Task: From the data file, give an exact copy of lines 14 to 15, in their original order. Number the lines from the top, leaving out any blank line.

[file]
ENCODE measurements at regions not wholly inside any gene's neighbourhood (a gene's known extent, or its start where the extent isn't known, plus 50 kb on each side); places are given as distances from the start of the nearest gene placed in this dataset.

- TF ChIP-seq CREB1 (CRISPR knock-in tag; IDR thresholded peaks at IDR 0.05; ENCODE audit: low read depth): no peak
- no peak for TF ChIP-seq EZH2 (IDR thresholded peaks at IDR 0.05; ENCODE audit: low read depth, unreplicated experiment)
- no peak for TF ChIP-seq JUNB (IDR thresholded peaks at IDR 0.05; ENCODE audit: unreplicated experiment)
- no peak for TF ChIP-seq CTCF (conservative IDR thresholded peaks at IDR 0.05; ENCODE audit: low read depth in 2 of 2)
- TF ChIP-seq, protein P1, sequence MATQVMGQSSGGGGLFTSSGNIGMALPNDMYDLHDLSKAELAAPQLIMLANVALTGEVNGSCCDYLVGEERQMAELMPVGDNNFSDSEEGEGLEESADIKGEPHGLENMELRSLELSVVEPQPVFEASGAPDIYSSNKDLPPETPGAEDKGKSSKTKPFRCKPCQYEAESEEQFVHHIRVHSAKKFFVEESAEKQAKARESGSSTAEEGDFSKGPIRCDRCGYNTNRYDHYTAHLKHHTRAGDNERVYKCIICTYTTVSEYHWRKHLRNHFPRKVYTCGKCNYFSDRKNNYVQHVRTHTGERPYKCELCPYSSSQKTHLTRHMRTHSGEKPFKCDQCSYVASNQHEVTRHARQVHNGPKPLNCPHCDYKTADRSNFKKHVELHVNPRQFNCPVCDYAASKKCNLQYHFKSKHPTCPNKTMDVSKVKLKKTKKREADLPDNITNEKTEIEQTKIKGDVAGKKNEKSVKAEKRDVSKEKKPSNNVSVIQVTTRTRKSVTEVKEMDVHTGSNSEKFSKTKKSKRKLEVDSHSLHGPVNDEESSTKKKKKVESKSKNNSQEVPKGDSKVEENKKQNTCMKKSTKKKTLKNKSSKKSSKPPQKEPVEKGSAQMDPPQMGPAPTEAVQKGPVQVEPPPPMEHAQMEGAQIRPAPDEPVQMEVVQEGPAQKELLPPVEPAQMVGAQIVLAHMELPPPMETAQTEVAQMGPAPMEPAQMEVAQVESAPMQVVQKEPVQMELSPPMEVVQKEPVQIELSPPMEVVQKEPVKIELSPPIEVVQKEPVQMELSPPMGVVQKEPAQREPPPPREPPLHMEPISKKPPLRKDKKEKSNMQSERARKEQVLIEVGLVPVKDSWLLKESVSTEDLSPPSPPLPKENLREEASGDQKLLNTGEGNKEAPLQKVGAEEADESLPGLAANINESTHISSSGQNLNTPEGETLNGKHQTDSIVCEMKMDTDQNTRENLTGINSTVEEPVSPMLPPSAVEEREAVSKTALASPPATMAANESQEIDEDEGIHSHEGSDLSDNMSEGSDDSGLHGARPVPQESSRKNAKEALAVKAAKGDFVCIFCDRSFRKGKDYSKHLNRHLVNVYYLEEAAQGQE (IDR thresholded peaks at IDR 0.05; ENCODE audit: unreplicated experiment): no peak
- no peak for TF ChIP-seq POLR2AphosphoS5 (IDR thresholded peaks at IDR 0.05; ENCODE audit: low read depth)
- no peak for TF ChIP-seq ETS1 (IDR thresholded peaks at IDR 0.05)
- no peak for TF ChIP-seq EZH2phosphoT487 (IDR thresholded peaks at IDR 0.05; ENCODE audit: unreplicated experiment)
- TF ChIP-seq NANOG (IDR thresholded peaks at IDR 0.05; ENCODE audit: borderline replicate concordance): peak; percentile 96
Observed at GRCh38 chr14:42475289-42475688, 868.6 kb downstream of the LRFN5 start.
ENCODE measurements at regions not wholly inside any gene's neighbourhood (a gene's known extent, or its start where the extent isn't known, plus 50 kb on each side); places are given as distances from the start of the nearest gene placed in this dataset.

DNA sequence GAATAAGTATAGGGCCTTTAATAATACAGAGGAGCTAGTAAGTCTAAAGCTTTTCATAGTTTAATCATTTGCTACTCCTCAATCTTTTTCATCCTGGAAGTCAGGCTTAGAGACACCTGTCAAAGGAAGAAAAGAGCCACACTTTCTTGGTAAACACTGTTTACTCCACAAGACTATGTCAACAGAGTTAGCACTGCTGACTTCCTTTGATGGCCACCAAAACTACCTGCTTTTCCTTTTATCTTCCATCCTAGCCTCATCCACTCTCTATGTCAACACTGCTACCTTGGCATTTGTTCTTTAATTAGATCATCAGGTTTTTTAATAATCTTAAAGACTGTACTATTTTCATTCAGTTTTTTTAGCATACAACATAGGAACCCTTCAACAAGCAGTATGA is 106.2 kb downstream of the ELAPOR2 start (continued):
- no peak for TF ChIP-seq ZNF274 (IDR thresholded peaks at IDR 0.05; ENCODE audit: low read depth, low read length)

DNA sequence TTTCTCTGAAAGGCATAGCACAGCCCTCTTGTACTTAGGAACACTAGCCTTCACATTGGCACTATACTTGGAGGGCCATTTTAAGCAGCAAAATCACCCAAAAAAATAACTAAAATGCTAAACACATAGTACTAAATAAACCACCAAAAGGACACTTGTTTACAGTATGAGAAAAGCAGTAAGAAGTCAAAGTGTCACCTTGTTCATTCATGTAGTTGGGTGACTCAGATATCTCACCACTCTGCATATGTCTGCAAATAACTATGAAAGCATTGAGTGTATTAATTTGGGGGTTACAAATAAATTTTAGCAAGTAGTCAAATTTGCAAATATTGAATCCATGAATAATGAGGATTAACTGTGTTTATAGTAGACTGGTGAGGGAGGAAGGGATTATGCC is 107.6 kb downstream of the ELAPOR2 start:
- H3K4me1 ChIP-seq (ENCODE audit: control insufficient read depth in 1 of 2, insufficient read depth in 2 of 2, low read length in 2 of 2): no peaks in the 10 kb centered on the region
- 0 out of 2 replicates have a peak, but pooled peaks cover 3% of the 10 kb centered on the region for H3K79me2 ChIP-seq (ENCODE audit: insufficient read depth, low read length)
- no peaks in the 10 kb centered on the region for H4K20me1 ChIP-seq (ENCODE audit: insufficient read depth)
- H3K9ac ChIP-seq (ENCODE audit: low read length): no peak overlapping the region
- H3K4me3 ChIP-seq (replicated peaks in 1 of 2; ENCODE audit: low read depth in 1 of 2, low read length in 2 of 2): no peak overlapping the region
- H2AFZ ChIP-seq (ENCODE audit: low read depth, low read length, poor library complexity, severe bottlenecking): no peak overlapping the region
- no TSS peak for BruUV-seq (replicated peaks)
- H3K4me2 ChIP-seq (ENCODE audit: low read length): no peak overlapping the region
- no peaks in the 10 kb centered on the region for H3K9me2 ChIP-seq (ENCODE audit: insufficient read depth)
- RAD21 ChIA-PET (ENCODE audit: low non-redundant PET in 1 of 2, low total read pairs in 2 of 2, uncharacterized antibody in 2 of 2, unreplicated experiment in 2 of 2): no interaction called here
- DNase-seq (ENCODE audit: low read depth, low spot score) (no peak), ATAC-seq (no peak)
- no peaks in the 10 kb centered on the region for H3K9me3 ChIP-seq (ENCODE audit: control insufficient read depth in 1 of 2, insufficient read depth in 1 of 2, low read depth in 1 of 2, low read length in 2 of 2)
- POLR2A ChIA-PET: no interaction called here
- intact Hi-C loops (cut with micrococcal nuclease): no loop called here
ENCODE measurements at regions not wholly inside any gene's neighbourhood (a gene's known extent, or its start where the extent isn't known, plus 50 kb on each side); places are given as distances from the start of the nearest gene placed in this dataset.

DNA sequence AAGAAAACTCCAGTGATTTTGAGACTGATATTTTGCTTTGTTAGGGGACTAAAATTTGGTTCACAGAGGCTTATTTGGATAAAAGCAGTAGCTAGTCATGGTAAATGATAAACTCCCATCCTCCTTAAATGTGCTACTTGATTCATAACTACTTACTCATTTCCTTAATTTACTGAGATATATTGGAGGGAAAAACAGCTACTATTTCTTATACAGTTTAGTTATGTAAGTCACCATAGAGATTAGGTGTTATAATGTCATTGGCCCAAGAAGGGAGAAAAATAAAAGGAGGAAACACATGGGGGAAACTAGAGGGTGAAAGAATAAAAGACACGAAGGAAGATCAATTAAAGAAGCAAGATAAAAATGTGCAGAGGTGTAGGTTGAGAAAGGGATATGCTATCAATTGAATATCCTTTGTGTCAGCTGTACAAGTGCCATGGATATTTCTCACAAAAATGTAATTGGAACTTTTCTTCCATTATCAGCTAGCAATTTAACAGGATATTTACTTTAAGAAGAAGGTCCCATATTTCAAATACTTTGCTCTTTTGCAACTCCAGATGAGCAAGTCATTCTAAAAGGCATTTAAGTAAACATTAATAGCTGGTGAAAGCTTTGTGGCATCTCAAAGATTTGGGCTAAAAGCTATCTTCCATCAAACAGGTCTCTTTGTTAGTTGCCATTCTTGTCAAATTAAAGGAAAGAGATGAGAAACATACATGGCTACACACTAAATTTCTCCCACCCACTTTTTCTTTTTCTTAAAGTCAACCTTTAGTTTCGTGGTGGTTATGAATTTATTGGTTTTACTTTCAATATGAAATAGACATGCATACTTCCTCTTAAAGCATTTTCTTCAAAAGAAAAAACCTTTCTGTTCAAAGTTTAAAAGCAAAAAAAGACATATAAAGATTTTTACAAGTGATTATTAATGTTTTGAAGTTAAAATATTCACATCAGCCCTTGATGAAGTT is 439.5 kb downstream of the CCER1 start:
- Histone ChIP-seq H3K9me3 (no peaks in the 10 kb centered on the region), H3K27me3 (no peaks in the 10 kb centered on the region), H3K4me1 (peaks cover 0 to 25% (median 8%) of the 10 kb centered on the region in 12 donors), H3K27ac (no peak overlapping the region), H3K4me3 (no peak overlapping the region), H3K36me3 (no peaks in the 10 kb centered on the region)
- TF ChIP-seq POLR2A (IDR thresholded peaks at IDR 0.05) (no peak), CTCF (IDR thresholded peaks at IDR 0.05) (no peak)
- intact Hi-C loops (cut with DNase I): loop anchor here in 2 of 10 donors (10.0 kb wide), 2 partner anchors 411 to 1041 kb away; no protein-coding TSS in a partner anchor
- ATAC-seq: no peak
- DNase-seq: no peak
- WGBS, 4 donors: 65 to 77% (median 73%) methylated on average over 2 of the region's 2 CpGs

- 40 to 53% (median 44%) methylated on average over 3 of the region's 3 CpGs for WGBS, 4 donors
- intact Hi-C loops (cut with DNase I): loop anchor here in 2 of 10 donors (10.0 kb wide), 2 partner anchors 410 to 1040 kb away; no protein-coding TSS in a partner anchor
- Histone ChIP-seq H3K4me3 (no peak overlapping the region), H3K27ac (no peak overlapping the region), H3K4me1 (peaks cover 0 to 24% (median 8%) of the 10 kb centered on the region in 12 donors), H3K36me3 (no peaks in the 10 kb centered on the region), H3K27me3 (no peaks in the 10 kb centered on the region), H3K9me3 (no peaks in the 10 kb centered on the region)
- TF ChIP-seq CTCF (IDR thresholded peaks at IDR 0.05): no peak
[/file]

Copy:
- no peak for TF ChIP-seq ZNF274 (IDR thresholded peaks at IDR 0.05; ENCODE audit: low read depth, low read length)

DNA sequence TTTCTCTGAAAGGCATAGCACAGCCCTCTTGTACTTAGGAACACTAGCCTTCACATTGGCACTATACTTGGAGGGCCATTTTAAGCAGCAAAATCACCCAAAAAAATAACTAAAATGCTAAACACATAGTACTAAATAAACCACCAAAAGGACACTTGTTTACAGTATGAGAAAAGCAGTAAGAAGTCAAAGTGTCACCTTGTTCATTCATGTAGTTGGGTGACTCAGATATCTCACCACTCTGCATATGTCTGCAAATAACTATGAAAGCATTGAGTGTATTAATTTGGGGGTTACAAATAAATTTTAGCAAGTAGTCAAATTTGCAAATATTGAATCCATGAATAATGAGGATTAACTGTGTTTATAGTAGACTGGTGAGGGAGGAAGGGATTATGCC is 107.6 kb downstream of the ELAPOR2 start: